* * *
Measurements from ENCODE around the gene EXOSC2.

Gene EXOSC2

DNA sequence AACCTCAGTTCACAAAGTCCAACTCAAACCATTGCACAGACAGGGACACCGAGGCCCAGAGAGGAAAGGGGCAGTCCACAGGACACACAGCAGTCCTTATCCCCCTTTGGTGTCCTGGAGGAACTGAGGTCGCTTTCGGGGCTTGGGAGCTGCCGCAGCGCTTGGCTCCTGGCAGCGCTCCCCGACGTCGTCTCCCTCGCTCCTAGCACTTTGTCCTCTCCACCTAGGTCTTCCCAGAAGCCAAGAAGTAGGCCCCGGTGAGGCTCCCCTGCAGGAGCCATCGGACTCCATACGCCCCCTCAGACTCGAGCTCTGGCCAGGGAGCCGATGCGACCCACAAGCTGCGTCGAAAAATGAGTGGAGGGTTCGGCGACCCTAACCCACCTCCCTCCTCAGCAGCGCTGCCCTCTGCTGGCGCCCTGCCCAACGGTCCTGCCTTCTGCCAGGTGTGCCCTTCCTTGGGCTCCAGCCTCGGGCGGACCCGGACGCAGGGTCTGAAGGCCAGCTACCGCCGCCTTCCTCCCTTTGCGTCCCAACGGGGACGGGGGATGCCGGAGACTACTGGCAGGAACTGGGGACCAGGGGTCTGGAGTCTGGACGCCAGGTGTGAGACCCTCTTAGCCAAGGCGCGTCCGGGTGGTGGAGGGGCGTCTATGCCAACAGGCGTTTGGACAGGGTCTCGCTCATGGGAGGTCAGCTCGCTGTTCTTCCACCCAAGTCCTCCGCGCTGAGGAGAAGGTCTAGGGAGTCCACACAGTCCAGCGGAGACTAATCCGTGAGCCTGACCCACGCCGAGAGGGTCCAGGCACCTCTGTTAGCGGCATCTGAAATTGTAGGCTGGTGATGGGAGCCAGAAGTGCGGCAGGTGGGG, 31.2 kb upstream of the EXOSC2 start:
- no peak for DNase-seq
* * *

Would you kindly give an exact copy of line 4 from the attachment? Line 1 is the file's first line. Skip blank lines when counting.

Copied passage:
- no peak for DNase-seq